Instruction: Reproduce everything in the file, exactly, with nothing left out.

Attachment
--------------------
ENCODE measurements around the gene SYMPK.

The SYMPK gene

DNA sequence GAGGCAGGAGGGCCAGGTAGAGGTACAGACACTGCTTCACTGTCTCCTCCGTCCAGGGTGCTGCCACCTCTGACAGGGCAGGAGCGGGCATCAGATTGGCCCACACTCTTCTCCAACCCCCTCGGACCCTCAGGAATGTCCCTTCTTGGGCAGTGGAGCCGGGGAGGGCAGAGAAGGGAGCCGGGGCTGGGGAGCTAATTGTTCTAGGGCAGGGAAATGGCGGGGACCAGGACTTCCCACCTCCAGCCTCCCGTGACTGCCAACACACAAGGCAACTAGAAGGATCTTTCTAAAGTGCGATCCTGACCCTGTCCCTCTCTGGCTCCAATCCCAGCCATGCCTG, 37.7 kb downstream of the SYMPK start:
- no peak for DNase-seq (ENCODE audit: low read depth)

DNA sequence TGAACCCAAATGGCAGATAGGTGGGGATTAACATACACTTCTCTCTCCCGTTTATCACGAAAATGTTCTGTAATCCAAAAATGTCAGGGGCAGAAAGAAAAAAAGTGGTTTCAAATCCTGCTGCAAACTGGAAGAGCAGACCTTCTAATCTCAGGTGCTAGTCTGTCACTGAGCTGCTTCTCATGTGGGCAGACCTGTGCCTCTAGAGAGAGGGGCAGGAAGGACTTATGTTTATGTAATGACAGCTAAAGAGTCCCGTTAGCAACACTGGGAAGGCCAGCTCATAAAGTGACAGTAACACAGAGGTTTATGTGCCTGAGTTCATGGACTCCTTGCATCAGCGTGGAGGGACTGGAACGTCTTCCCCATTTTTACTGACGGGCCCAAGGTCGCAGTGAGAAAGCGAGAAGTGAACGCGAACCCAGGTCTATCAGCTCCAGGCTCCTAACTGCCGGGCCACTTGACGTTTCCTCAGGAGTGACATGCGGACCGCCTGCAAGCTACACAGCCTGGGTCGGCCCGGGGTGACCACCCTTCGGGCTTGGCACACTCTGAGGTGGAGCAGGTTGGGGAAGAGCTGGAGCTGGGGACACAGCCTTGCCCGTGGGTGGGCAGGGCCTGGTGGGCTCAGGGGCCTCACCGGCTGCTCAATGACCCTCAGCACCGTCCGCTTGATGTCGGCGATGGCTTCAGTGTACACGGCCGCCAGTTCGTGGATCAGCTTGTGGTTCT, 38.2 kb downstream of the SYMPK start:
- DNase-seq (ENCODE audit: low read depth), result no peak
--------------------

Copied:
ENCODE measurements around the gene SYMPK.

The SYMPK gene

DNA sequence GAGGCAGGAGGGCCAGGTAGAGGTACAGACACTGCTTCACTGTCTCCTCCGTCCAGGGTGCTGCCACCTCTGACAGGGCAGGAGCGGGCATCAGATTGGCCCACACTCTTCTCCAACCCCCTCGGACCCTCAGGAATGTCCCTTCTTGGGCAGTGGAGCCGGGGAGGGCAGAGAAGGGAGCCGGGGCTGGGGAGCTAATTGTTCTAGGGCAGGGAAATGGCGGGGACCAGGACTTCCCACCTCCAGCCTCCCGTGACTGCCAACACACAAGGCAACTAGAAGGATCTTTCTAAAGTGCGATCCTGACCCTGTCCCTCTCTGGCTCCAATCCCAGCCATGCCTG, 37.7 kb downstream of the SYMPK start:
- no peak for DNase-seq (ENCODE audit: low read depth)

DNA sequence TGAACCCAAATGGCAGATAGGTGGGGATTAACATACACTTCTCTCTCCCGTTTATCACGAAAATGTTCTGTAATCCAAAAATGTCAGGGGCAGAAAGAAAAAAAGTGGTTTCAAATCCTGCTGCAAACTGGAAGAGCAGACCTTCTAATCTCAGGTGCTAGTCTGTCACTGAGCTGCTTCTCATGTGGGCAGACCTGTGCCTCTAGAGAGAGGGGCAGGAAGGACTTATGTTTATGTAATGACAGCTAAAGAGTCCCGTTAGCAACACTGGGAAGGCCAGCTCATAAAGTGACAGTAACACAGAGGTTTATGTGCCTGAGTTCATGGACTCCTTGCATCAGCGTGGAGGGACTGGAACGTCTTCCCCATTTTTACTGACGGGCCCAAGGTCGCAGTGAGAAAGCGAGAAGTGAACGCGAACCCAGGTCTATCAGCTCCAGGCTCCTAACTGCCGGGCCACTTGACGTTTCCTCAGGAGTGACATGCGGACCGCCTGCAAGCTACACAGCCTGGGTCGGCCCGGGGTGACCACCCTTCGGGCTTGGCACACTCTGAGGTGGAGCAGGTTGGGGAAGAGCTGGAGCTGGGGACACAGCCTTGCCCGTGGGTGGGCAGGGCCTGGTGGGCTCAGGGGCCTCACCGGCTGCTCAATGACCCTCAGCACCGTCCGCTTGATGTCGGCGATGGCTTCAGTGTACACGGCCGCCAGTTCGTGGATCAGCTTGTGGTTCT, 38.2 kb downstream of the SYMPK start:
- DNase-seq (ENCODE audit: low read depth), result no peak